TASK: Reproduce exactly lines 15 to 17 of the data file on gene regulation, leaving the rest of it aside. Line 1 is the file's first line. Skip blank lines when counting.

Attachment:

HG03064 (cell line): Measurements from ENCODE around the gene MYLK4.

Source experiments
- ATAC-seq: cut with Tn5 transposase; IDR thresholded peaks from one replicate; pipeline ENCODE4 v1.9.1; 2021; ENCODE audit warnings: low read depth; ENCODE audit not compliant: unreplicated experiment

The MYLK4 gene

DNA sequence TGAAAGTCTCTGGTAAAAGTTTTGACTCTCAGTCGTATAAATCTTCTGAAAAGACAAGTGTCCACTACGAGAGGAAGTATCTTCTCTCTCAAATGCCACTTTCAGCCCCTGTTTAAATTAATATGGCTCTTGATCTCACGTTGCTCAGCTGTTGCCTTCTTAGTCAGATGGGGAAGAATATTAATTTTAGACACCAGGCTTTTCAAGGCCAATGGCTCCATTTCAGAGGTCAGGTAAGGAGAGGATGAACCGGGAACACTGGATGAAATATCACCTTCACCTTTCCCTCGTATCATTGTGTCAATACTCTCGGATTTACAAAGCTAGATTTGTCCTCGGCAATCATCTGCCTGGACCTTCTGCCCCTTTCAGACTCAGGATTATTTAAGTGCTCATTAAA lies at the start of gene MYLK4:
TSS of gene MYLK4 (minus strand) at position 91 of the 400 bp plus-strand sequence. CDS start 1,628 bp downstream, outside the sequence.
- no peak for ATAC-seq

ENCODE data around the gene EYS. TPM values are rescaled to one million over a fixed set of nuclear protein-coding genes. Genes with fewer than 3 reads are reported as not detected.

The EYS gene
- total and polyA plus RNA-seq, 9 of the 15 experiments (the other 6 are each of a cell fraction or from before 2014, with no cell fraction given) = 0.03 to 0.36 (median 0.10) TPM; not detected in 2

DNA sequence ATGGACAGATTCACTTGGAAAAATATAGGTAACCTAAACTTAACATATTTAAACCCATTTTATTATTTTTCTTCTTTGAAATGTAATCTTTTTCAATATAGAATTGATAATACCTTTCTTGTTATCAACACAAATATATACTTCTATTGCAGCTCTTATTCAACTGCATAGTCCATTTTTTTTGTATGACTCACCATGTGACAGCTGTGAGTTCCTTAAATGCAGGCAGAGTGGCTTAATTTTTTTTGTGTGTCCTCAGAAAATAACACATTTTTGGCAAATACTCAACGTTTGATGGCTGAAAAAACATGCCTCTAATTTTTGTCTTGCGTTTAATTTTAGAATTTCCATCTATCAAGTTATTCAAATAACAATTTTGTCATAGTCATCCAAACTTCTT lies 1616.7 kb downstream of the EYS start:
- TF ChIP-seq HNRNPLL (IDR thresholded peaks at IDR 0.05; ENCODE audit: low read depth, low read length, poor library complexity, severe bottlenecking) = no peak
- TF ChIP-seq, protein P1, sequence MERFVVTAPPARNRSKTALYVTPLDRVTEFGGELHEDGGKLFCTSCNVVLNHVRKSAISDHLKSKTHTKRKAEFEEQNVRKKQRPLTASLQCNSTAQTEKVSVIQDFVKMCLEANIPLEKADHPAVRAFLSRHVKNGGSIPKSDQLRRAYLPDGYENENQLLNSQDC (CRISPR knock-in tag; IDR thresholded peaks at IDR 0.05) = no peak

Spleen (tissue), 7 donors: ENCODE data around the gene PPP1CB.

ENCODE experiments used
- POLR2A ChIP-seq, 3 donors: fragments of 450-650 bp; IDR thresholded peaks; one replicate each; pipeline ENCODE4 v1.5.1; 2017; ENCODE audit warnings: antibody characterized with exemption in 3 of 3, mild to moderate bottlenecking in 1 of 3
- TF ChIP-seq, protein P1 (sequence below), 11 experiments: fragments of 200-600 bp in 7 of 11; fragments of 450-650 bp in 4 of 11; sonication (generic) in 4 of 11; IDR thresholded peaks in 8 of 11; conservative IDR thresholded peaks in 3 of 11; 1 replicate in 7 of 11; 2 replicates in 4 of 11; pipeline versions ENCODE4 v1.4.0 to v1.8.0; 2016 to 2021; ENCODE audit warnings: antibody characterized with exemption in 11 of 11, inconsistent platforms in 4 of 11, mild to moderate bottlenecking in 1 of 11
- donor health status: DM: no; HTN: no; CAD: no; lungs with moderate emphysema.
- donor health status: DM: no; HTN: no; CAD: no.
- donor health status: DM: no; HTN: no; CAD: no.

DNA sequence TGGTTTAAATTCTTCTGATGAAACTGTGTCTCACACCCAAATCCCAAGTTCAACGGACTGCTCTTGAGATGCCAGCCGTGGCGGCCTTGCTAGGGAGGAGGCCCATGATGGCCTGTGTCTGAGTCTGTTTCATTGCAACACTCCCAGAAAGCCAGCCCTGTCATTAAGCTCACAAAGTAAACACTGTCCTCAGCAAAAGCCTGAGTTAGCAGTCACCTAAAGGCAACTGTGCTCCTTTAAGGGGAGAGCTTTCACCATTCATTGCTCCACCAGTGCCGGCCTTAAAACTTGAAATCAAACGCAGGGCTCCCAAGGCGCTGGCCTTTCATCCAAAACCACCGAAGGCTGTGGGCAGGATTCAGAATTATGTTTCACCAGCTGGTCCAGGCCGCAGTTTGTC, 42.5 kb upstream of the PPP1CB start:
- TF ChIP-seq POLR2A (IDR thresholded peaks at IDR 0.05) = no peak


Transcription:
ENCODE experiments used
- POLR2A ChIP-seq, 3 donors: fragments of 450-650 bp; IDR thresholded peaks; one replicate each; pipeline ENCODE4 v1.5.1; 2017; ENCODE audit warnings: antibody characterized with exemption in 3 of 3, mild to moderate bottlenecking in 1 of 3
- TF ChIP-seq, protein P1 (sequence below), 11 experiments: fragments of 200-600 bp in 7 of 11; fragments of 450-650 bp in 4 of 11; sonication (generic) in 4 of 11; IDR thresholded peaks in 8 of 11; conservative IDR thresholded peaks in 3 of 11; 1 replicate in 7 of 11; 2 replicates in 4 of 11; pipeline versions ENCODE4 v1.4.0 to v1.8.0; 2016 to 2021; ENCODE audit warnings: antibody characterized with exemption in 11 of 11, inconsistent platforms in 4 of 11, mild to moderate bottlenecking in 1 of 11